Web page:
Visit SpaceCampUtah.org to learn more about the Space Education Centers in Utah. Visit SpaceGuard.org and ProjectVoyager.org for information on joining a simulator based school space and science club.

Sunday, December 7, 2008

What Makes a Great Space Education Center Volunteer

A Great Volunteer
The Space Education Center stands on the foundation of a great staff and outstanding volunteers. We have an outstanding group of young people that volunteer at the Center. Some have asked me what they could do to be even better.
To answer their questions, I want to talk about the characteristics of a great volunteer.
  • A Great Volunteer arrives on time unless he contacts me to tell me he will be late. That can be done with an email or phone call with message left in the urgent box.
  • A Great Volunteer dresses appropriately. He wears the required black or navy blue pants. Some blue jeans are passable but remember - really faded blue eans and blue jeans with any kind of hole are not allowed. If you are in doubt about what pants to wear always go with black / navy blue dress pants. Athletic pants are OK as well as long as the colored strip which usually runs along the leg isn't very pronounced. There is something very impressive about a volunteer walking into the school wearing his Space Center T-shirt and black pants. He looks like he is ready to go to work. His dress tells me that he takes what he does at the Center seriously and would like to get on in the organization. Yes Troops, I notice everything even though I may not say anything. Impressions are sometimes hard things to change. It is always better to set the right impression to start with.
  • A great volunteer comes clean. Not showering for even one day is not acceptable. You are all old enough where showing daily is a must. Remember in today's society you should always be clean and hair washed. Folks, unwashed hair is noticed by everyone.
  • A great volunteer comes willing to take any assignment. Some volunteers come to work saying they will only do one thing or they will only work in one ship. I will try to give volunteers their first choice of ship and assignment but sometimes I can't. I appreciate the volunteer that is willing to tell me what they prefer but add that they are willing to do anything. That `can do' attitude makes a great volunteer.
  • A great volunteer enjoys the customers and is willing to work with them. He enjoys training the crew member and answering questions.
  • A great volunteer does his best to learn and expand his talents at the Space Center.
  • Great volunteers follow directions from their Flight Directors. Some of our volunteers say `yes' to an assignment and then walk away never completing it. Volunteers, the Flight Directors have their favorites. These are people that they trust to follow directions. These are people they know can be trusted with tasks and don't require constant supervision. These are people that are told once to do something and it will be done and done right. Wow....... someone like that is a great volunteer!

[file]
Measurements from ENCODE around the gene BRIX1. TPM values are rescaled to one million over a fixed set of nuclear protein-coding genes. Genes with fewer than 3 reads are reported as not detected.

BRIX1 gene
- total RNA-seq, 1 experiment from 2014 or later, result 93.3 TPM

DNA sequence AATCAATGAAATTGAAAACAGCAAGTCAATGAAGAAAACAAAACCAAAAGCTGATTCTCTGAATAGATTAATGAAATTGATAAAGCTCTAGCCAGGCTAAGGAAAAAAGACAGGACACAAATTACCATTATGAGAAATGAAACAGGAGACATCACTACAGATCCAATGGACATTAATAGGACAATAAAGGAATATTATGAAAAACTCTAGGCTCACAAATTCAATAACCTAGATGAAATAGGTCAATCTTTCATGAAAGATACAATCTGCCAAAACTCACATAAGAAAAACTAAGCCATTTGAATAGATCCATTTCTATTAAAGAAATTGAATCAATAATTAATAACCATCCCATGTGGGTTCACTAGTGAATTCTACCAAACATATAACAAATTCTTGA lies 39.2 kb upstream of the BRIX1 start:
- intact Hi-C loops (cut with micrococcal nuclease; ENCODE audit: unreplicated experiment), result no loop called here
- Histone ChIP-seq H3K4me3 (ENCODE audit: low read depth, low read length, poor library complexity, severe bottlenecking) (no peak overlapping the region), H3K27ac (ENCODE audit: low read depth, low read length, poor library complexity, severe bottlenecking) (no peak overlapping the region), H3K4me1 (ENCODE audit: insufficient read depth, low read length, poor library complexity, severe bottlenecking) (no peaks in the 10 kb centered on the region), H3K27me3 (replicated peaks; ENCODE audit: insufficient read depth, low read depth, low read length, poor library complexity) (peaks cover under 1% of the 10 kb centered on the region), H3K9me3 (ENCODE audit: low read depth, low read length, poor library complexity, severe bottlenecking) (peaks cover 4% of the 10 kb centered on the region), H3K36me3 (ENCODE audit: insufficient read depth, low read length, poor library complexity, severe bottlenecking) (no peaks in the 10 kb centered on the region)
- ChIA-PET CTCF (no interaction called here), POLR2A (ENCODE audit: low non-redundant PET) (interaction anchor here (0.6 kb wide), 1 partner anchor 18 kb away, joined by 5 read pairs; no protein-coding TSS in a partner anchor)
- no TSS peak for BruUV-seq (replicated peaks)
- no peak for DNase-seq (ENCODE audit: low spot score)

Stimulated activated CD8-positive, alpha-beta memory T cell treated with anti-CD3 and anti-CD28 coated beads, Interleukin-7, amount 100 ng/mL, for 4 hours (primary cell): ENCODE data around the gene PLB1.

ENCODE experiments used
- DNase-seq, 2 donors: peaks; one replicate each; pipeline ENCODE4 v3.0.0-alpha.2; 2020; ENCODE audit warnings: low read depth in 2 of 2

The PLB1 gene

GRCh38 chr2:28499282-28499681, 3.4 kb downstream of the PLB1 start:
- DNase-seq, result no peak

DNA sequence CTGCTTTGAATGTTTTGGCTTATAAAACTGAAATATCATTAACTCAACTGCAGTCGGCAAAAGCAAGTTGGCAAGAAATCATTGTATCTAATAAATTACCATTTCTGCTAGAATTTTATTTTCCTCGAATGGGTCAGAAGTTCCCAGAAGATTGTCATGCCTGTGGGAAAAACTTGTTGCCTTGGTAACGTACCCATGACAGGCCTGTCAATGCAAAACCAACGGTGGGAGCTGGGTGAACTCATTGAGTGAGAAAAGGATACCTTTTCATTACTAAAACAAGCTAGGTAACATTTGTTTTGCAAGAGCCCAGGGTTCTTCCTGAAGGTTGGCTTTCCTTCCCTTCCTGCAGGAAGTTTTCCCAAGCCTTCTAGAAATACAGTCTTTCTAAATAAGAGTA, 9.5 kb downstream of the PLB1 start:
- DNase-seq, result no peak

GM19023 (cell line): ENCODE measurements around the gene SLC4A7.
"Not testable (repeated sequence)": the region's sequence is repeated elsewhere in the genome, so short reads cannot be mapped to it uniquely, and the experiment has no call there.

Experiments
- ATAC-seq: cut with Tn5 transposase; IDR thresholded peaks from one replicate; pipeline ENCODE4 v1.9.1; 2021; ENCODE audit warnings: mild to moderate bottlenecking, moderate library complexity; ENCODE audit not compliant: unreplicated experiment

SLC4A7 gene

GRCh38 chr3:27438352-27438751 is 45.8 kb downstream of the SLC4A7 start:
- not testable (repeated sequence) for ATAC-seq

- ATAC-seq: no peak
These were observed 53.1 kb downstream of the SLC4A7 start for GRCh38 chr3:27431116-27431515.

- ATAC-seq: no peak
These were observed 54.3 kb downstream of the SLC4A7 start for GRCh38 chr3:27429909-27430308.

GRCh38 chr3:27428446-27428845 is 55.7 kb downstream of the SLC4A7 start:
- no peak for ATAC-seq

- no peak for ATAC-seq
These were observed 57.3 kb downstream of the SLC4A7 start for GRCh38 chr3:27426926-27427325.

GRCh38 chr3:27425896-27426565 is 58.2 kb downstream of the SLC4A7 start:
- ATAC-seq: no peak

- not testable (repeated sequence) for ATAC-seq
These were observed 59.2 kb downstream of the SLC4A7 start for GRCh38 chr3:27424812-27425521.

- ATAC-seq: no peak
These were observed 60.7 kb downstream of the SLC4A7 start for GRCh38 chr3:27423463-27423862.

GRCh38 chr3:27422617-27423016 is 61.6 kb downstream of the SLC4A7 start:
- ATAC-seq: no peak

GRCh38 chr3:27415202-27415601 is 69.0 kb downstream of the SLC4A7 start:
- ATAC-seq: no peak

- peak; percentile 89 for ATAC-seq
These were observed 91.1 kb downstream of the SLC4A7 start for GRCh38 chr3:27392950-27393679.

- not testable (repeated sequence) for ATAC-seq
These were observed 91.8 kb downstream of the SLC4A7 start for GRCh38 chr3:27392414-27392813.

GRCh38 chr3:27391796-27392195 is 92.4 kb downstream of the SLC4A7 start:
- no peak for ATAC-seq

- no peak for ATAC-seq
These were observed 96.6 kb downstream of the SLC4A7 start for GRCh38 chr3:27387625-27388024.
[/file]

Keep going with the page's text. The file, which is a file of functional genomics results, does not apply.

• Great Volunteers understand the atmosphere we try to maintain at the Space Center. Our family friendly atmosphere is central to our role as a educational entertainment site. Our great volunteers watch their language. They are careful not to discuss things that would be inappropriate around other staff and children. They understand that if they hear other volunteers or staff involved in inappropriate talk they walk away and let me know (anonymously if necessary).
  • A great volunteer understands that the Space Center is a social organization. In any social organization people rise to the top while others don't. Those that don't advance usually end up blaming others for their perceived failure. Troops, advancement in any organization requires a few things.
  1. Hard Work with a willing attitude.
  2. A willingness to take the tough assignments. This includes the worst positions in the ships and even the worst cleaning jobs.
  3. Understanding when to talk and when to be quiet and listen. Some of our volunteers jump right into conversations as if they've worked here for years. Old timers don't like that. You should sit and listen. Learn from what you hear and then, when you feel like you have something constructive and worthwhile to say, say it.
  4. Smile and be positive. Positive and cheerful people rise faster in any organization.
  5. Find out who is really in charge and work to become an asset to that person. Look around and see something that really needs to be done but isn't. Do it without being told. That is very impressive.
  6. Look for ways to advance. Look at what others are doing. Jump in and make it known what you want and that you are willing to work hard to get it. The world is full of those that sit on the fence watching others work hard and move ahead. They cry and cry saying that they were never given a chance to succeed. Crying and wailing makes you look like a child. Get off the fence and get your hands dirty. Work and advance. Slack off and fail. It is really that simple.
  7. Let me know who you are. Always come in and report to me when you arrive. Keep doing this until you know I know your name.
  • At the end of every mission ask the Flight Director to comment on your work. Tell them you can take praise and criticism. Then be ready to hear the truth. Sometimes it hurts and that's why most people don't ask that question. Folks that advance don't always do what everyone else does. They want to be noticed. Get noticed by risking a bit of self esteem and pride to find out what you really need to do to be better.
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